7. One or two recordings in mp3 format which demonstrate a recent performance. The selections need not necessarily be recordings of the pieces proposed for the conference recital program, but they should be representative of the style of the pieces submitted for consideration (e.g. a proposal including an improvisation should include a recording of an improvisation.) File size limit: 10 MB.
8. Performance space requirements (instrumentation, configuration, need for music stands and chairs, etc.)
Paper topics arising from the theme include, but are not limited to:
1. Aesthetic, liturgical, theoretical, and technical principles employed in Tournemire’s improvisations and teachings on improvisation
2. Tournemire’s use and adaptation of Gregorian chant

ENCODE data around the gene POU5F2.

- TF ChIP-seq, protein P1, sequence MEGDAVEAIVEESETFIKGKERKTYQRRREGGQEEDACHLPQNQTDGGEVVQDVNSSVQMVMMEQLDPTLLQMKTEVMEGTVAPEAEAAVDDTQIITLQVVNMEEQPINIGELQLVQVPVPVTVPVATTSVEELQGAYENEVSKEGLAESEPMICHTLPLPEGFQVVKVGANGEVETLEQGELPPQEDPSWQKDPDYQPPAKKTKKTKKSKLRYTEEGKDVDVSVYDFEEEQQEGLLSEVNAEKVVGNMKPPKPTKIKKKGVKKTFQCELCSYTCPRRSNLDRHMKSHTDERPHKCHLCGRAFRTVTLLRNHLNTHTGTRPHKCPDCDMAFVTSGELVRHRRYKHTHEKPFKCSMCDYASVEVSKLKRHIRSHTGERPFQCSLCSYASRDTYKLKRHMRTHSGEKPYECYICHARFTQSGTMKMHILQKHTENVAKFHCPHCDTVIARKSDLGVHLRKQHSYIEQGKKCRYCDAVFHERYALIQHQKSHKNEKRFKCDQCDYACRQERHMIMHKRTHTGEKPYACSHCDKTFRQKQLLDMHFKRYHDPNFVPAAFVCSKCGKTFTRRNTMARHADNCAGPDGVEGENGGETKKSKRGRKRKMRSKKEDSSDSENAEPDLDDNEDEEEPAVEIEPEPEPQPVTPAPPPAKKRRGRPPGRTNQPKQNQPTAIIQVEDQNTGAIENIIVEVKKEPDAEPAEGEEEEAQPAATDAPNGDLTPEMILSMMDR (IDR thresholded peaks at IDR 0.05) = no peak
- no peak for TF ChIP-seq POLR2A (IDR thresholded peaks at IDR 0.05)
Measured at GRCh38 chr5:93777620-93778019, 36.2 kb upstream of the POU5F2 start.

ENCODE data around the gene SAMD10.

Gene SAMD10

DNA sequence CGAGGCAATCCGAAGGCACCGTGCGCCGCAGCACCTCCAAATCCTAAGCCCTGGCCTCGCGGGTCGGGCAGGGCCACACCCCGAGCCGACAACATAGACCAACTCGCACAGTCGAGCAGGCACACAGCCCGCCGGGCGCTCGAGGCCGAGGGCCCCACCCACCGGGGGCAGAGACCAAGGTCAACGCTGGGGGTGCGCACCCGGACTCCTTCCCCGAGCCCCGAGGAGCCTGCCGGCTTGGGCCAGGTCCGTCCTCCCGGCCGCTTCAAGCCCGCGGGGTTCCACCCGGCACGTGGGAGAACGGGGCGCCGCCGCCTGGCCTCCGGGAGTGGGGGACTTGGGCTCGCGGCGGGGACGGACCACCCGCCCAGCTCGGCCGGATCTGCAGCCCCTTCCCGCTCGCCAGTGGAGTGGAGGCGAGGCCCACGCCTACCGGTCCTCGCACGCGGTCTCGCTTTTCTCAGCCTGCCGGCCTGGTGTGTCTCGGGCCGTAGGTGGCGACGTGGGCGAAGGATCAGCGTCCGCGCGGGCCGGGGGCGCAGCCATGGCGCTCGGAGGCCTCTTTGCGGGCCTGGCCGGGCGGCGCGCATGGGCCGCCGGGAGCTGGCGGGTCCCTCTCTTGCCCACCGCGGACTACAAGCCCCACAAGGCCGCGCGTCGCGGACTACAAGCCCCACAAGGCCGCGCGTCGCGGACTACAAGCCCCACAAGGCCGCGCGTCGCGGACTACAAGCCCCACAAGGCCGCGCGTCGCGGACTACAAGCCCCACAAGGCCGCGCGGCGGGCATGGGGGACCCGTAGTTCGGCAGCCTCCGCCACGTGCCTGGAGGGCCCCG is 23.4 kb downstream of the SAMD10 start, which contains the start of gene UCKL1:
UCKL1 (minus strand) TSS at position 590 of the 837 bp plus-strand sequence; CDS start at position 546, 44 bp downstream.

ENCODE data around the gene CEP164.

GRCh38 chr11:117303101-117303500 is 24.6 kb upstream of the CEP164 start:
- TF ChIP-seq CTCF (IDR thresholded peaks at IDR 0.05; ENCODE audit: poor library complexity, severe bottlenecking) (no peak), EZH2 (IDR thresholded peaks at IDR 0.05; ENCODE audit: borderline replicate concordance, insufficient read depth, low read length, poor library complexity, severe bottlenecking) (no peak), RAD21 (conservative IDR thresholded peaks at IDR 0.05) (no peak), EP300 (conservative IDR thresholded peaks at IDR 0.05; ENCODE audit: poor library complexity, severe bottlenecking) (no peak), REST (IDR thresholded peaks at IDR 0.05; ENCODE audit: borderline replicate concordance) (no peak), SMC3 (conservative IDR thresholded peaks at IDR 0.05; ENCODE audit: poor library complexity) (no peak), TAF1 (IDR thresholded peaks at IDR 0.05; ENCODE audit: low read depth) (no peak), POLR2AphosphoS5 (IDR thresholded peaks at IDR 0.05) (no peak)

3. The works and styles of other composers that influenced Tournemire’s improvisational style
4. The influence of Tournemire’s style and/or use of Gregorian chant on other improvisers/composers
5. Explorations of Tournemire’s pedagogical treatises
6. French liturgical praxis and organ-building principles that shaped Tournemire’s improvisational style and pedagogy
7. The influence of the work of the Benedictine Monastery at Solesmes on Tournemire’s improvisations and those of other composers/improvisers from the late nineteenth century to today
8. The influence of Tra le Sollecitudini, other early twentieth century documents, and liturgical trends on the work of Tournemire, his contemporaries, or more recent organists
9. The relationship between L’Orgue Mystique and Tournemire’s organ improvisations
10. The principles of chant-based improvisations in the Catholic liturgy as modeled in the work of Tournemire, and the future of chant-inspired improvisations in the Catholic liturgy